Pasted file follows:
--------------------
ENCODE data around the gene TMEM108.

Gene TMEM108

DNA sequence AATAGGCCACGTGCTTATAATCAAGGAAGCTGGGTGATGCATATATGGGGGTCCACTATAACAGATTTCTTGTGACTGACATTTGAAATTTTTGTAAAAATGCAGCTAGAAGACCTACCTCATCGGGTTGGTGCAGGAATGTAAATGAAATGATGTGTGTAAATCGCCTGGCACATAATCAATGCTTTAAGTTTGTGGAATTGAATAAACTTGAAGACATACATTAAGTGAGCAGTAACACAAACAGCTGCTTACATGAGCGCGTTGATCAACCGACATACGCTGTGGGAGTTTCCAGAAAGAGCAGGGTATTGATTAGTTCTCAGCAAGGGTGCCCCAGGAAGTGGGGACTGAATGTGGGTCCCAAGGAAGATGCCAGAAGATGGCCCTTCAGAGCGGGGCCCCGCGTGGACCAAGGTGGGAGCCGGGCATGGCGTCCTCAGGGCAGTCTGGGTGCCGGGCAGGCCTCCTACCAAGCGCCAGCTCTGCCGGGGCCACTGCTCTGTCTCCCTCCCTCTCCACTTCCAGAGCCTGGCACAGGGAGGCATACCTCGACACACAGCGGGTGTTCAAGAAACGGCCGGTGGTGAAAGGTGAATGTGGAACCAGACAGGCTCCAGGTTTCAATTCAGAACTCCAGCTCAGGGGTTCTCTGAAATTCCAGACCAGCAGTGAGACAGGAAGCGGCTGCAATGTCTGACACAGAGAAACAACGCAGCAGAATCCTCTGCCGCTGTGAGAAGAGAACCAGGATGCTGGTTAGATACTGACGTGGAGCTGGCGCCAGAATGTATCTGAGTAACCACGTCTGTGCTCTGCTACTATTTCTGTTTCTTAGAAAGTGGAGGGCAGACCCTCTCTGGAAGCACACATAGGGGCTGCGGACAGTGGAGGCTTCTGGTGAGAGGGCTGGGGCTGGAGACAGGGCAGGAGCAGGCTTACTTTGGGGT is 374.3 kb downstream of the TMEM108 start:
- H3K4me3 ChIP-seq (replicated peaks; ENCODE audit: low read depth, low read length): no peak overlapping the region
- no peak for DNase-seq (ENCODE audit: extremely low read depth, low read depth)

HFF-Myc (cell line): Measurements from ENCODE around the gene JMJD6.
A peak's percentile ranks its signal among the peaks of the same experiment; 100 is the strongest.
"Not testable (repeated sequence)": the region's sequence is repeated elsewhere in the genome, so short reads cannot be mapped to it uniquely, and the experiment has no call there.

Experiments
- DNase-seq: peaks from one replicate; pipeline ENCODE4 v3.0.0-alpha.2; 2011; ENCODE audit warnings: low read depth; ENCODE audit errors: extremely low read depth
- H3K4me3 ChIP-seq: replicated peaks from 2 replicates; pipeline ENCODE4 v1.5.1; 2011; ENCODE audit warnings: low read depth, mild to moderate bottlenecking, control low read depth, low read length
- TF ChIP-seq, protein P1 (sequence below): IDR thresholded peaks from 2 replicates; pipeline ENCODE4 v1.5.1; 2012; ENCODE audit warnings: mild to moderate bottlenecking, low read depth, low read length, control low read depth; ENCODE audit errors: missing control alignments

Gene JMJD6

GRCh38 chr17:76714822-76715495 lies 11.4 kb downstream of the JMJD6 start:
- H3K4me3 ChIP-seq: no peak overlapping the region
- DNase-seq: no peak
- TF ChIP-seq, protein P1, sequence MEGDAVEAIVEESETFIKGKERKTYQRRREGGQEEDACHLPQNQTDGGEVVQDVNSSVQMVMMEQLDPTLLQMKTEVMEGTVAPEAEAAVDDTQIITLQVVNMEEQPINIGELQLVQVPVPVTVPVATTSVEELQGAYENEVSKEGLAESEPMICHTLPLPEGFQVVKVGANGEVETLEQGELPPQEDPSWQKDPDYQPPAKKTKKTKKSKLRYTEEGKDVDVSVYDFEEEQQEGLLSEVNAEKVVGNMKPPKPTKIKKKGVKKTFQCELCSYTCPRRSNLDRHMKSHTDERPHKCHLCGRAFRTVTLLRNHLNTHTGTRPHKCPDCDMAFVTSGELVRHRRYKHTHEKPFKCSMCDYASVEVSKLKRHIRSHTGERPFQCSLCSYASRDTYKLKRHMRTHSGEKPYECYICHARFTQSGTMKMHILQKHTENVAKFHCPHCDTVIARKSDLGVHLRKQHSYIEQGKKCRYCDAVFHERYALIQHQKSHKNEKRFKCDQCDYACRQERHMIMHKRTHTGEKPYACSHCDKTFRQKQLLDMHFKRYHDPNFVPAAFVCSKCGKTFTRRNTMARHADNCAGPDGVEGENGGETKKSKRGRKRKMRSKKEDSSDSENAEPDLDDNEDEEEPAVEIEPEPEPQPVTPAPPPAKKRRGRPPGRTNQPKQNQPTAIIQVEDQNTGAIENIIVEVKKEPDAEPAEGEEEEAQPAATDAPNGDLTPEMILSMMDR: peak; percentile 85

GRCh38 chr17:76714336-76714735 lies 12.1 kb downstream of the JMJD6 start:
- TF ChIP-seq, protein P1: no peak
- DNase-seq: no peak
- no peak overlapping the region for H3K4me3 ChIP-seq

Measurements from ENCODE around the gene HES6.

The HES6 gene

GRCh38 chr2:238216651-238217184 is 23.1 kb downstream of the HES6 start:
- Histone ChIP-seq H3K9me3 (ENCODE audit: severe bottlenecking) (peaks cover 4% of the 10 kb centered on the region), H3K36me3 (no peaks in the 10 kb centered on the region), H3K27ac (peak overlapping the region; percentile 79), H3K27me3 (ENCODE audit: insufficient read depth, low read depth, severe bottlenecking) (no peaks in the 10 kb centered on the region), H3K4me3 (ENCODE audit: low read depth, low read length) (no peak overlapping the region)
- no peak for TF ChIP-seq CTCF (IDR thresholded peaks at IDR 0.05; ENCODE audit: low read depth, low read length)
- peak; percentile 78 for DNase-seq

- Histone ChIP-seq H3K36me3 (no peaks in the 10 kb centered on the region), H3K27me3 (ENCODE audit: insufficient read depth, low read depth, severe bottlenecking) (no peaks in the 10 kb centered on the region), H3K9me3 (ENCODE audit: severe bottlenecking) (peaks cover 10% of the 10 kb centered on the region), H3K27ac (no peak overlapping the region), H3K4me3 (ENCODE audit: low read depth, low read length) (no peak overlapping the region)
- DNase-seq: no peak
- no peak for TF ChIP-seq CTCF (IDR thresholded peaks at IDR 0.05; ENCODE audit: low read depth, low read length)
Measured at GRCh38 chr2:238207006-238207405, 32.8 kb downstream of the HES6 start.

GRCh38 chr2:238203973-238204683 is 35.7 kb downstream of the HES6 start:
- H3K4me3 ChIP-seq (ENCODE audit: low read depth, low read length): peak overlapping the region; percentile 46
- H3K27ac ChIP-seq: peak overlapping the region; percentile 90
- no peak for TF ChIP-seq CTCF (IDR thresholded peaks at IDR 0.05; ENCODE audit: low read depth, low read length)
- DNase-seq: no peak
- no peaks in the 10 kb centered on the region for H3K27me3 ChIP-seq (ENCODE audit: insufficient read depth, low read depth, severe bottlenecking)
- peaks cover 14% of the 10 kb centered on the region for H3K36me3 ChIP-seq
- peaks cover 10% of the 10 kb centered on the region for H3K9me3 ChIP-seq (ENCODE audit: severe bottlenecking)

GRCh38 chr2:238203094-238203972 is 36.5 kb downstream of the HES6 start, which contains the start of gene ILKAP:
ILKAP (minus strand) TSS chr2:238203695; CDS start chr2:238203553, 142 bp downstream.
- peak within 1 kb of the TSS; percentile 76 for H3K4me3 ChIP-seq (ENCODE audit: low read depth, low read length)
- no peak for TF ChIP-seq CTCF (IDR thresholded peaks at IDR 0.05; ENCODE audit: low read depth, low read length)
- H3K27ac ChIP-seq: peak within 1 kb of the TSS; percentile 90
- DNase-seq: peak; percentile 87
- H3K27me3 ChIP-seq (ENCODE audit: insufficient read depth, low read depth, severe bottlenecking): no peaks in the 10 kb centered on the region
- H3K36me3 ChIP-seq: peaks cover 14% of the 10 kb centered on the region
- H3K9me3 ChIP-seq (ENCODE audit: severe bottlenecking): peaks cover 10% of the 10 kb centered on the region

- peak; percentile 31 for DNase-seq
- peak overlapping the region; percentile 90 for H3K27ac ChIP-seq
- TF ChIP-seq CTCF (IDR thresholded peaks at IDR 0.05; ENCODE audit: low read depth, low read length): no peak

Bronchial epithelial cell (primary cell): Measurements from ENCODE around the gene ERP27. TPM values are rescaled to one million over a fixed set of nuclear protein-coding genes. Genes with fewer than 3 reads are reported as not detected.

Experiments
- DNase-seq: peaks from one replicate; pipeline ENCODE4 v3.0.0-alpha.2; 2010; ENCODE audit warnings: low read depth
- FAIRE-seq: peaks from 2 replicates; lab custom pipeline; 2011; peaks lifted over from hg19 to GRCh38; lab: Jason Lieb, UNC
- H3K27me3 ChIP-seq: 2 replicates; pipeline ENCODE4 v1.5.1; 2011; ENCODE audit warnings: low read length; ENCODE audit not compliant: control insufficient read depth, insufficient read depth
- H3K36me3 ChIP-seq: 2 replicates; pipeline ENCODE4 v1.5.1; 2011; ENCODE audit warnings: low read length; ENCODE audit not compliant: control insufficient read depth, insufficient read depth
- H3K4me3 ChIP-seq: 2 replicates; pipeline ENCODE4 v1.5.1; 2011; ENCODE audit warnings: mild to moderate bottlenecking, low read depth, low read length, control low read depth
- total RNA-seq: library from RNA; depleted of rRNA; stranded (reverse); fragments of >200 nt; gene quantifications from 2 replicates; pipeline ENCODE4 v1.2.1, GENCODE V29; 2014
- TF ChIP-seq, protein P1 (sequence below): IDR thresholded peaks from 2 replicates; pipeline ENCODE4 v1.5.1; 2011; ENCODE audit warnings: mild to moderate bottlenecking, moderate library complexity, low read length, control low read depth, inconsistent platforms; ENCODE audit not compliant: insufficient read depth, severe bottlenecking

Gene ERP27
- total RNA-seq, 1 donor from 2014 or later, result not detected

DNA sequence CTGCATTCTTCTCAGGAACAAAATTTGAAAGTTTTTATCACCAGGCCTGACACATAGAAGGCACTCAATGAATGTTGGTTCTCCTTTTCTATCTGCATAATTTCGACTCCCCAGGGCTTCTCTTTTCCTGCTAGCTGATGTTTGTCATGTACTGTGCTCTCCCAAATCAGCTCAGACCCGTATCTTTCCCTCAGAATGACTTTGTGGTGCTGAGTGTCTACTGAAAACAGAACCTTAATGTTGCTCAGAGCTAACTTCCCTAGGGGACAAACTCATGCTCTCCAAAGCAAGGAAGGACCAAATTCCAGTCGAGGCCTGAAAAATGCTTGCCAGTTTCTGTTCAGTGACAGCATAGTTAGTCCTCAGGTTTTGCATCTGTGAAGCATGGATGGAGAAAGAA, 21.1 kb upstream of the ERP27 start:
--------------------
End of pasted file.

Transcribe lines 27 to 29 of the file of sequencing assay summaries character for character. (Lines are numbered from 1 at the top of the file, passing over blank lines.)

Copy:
- peak; percentile 78 for DNase-seq

- Histone ChIP-seq H3K36me3 (no peaks in the 10 kb centered on the region), H3K27me3 (ENCODE audit: insufficient read depth, low read depth, severe bottlenecking) (no peaks in the 10 kb centered on the region), H3K9me3 (ENCODE audit: severe bottlenecking) (peaks cover 10% of the 10 kb centered on the region), H3K27ac (no peak overlapping the region), H3K4me3 (ENCODE audit: low read depth, low read length) (no peak overlapping the region)
- DNase-seq: no peak